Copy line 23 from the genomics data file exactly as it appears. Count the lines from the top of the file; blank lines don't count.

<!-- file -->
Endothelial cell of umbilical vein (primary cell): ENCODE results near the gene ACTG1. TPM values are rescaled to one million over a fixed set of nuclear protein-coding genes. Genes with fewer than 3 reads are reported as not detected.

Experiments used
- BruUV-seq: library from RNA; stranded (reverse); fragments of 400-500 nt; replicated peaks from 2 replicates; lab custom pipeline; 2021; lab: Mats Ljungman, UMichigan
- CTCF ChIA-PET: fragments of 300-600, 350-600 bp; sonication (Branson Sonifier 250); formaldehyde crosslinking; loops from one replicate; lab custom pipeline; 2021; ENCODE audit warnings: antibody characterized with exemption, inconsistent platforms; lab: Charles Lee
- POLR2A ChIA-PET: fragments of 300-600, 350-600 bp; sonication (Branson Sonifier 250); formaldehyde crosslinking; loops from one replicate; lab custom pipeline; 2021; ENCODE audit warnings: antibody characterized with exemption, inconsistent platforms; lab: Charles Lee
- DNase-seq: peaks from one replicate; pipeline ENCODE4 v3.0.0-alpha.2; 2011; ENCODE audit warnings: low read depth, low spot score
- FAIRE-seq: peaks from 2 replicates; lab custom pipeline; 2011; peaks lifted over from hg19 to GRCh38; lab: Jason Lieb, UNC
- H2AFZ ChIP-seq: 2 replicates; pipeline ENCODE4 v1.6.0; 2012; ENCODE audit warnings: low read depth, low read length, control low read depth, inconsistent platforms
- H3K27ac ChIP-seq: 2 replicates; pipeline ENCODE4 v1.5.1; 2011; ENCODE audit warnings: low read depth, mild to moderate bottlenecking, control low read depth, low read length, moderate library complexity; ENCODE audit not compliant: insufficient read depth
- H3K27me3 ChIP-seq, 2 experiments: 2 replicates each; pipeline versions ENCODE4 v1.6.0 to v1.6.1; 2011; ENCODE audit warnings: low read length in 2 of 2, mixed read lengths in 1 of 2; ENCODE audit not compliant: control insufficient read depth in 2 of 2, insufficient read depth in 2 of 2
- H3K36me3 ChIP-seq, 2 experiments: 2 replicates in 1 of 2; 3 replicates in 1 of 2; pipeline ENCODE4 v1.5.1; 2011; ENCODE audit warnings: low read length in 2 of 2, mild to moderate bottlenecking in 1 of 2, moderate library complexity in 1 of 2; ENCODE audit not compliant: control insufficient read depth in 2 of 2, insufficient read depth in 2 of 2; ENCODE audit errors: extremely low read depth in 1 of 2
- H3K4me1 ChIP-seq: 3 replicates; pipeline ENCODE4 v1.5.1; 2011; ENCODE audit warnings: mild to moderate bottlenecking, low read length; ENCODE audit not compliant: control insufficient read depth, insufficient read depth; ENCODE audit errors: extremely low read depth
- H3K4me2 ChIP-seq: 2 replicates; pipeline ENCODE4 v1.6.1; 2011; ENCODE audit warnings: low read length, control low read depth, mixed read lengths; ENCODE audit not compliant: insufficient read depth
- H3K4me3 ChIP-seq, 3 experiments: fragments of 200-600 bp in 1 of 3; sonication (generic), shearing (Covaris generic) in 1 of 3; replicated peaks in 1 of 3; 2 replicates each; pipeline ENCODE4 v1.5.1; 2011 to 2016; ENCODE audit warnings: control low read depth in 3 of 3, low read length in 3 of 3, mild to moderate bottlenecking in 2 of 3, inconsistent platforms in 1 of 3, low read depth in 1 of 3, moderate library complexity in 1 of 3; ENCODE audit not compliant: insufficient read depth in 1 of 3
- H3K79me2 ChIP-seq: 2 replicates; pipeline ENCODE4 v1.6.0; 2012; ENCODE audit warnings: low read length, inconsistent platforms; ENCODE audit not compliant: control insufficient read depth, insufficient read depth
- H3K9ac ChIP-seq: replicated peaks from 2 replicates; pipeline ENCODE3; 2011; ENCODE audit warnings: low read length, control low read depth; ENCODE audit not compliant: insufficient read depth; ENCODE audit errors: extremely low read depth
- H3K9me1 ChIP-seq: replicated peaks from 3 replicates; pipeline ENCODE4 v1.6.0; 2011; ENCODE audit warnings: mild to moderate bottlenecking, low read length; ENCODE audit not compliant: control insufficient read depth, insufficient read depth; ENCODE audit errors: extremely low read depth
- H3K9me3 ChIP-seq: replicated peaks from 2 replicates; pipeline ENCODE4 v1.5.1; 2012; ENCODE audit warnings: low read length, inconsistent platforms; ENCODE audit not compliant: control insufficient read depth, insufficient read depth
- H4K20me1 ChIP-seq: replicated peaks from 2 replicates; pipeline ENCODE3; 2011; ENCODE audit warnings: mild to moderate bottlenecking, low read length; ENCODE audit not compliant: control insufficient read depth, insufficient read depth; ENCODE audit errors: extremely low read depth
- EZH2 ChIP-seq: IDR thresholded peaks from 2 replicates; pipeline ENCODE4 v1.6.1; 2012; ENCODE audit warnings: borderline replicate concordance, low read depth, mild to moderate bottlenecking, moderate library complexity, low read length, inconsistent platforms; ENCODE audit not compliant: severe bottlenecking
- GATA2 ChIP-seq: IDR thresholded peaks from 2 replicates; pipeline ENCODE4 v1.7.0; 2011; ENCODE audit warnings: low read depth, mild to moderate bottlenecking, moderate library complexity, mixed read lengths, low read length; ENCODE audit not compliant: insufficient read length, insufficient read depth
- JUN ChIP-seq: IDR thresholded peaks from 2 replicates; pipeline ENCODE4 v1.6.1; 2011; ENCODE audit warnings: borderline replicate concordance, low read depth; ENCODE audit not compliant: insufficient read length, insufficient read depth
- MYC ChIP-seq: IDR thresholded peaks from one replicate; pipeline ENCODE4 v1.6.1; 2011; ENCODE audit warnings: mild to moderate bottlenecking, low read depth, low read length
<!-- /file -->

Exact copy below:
- MYC ChIP-seq: IDR thresholded peaks from one replicate; pipeline ENCODE4 v1.6.1; 2011; ENCODE audit warnings: mild to moderate bottlenecking, low read depth, low read length